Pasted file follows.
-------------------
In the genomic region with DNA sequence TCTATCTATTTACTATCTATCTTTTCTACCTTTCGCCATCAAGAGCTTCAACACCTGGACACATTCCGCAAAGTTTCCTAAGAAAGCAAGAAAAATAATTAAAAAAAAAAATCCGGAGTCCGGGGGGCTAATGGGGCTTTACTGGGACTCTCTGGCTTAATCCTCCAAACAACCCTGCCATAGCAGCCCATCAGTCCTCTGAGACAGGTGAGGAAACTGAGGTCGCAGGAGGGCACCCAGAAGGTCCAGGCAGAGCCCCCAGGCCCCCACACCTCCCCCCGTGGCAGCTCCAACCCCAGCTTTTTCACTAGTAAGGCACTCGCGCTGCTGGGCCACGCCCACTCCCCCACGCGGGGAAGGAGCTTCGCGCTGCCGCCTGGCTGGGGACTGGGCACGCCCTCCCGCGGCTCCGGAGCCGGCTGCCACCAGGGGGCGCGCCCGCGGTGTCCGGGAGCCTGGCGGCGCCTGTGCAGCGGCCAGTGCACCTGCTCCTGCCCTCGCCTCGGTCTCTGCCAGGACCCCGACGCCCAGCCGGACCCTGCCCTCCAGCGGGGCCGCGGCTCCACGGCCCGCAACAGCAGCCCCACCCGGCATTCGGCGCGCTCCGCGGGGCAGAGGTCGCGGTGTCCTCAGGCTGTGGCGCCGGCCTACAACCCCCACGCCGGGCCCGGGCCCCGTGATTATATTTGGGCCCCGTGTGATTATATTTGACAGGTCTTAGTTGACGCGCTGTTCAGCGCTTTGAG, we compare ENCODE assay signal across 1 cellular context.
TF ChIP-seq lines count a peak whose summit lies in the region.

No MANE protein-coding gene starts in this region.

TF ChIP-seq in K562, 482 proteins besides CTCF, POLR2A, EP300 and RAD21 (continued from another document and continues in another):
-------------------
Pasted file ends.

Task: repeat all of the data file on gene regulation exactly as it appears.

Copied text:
In the genomic region with DNA sequence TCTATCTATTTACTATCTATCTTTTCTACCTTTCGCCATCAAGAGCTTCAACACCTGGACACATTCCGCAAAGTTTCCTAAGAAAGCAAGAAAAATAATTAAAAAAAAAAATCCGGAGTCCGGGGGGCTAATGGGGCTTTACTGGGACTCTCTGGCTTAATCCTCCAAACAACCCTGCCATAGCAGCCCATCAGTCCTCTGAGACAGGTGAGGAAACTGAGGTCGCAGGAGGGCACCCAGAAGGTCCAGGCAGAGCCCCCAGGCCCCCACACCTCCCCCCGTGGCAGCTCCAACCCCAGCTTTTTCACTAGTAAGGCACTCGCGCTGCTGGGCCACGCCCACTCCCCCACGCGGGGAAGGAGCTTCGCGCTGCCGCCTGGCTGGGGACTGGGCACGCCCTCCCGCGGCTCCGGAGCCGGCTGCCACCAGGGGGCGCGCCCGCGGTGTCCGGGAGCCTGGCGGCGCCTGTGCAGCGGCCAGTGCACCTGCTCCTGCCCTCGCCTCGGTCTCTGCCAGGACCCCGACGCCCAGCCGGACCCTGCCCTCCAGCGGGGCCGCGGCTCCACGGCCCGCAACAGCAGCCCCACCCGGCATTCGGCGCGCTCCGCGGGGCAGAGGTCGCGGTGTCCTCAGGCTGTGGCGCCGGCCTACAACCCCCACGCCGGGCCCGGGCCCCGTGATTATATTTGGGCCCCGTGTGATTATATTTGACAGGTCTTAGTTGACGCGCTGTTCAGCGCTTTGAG, we compare ENCODE assay signal across 1 cellular context.
TF ChIP-seq lines count a peak whose summit lies in the region.

No MANE protein-coding gene starts in this region.

TF ChIP-seq in K562, 482 proteins besides CTCF, POLR2A, EP300 and RAD21 (continued from another document and continues in another):